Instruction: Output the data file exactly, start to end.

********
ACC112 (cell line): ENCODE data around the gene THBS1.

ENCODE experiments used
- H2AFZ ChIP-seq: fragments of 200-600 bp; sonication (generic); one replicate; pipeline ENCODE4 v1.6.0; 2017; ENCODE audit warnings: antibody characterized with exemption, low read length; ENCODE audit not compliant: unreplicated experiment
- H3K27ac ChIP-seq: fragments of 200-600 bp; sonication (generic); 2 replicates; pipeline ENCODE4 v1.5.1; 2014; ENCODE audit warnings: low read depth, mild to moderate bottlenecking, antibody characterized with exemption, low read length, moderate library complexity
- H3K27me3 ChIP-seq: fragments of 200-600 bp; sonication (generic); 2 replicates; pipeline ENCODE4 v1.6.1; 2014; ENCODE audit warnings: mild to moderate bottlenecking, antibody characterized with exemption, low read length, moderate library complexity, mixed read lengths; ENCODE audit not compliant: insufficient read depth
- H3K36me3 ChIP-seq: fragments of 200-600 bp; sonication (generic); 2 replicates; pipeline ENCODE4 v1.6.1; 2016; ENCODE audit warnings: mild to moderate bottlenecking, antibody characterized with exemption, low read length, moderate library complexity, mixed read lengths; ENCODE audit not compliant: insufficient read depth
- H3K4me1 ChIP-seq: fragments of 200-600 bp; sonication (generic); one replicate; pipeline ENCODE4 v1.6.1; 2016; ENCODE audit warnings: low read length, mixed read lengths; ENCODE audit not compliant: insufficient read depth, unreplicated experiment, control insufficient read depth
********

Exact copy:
ACC112 (cell line): ENCODE data around the gene THBS1.

ENCODE experiments used
- H2AFZ ChIP-seq: fragments of 200-600 bp; sonication (generic); one replicate; pipeline ENCODE4 v1.6.0; 2017; ENCODE audit warnings: antibody characterized with exemption, low read length; ENCODE audit not compliant: unreplicated experiment
- H3K27ac ChIP-seq: fragments of 200-600 bp; sonication (generic); 2 replicates; pipeline ENCODE4 v1.5.1; 2014; ENCODE audit warnings: low read depth, mild to moderate bottlenecking, antibody characterized with exemption, low read length, moderate library complexity
- H3K27me3 ChIP-seq: fragments of 200-600 bp; sonication (generic); 2 replicates; pipeline ENCODE4 v1.6.1; 2014; ENCODE audit warnings: mild to moderate bottlenecking, antibody characterized with exemption, low read length, moderate library complexity, mixed read lengths; ENCODE audit not compliant: insufficient read depth
- H3K36me3 ChIP-seq: fragments of 200-600 bp; sonication (generic); 2 replicates; pipeline ENCODE4 v1.6.1; 2016; ENCODE audit warnings: mild to moderate bottlenecking, antibody characterized with exemption, low read length, moderate library complexity, mixed read lengths; ENCODE audit not compliant: insufficient read depth
- H3K4me1 ChIP-seq: fragments of 200-600 bp; sonication (generic); one replicate; pipeline ENCODE4 v1.6.1; 2016; ENCODE audit warnings: low read length, mixed read lengths; ENCODE audit not compliant: insufficient read depth, unreplicated experiment, control insufficient read depth